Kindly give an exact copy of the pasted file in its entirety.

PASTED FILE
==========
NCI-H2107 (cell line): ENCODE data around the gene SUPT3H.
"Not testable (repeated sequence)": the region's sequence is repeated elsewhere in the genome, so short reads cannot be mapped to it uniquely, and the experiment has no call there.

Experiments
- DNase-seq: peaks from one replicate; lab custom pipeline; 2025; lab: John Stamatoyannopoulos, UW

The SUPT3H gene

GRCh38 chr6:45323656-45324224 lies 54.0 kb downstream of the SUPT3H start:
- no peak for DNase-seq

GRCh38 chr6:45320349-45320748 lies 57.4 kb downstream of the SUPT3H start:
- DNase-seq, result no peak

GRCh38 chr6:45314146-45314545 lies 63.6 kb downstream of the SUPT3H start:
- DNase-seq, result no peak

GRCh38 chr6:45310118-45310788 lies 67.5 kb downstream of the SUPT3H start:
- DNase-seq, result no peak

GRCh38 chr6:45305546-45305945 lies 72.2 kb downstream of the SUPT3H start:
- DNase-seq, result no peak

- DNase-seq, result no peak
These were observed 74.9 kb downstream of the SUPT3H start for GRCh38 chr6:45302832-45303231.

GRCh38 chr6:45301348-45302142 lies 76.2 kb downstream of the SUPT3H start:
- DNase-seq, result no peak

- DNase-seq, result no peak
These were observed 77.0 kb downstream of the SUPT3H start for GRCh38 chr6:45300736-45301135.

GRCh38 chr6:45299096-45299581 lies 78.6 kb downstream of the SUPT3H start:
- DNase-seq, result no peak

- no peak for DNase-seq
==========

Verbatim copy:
NCI-H2107 (cell line): ENCODE data around the gene SUPT3H.
"Not testable (repeated sequence)": the region's sequence is repeated elsewhere in the genome, so short reads cannot be mapped to it uniquely, and the experiment has no call there.

Experiments
- DNase-seq: peaks from one replicate; lab custom pipeline; 2025; lab: John Stamatoyannopoulos, UW

The SUPT3H gene

GRCh38 chr6:45323656-45324224 lies 54.0 kb downstream of the SUPT3H start:
- no peak for DNase-seq

GRCh38 chr6:45320349-45320748 lies 57.4 kb downstream of the SUPT3H start:
- DNase-seq, result no peak

GRCh38 chr6:45314146-45314545 lies 63.6 kb downstream of the SUPT3H start:
- DNase-seq, result no peak

GRCh38 chr6:45310118-45310788 lies 67.5 kb downstream of the SUPT3H start:
- DNase-seq, result no peak

GRCh38 chr6:45305546-45305945 lies 72.2 kb downstream of the SUPT3H start:
- DNase-seq, result no peak

- DNase-seq, result no peak
These were observed 74.9 kb downstream of the SUPT3H start for GRCh38 chr6:45302832-45303231.

GRCh38 chr6:45301348-45302142 lies 76.2 kb downstream of the SUPT3H start:
- DNase-seq, result no peak

- DNase-seq, result no peak
These were observed 77.0 kb downstream of the SUPT3H start for GRCh38 chr6:45300736-45301135.

GRCh38 chr6:45299096-45299581 lies 78.6 kb downstream of the SUPT3H start:
- DNase-seq, result no peak

- no peak for DNase-seq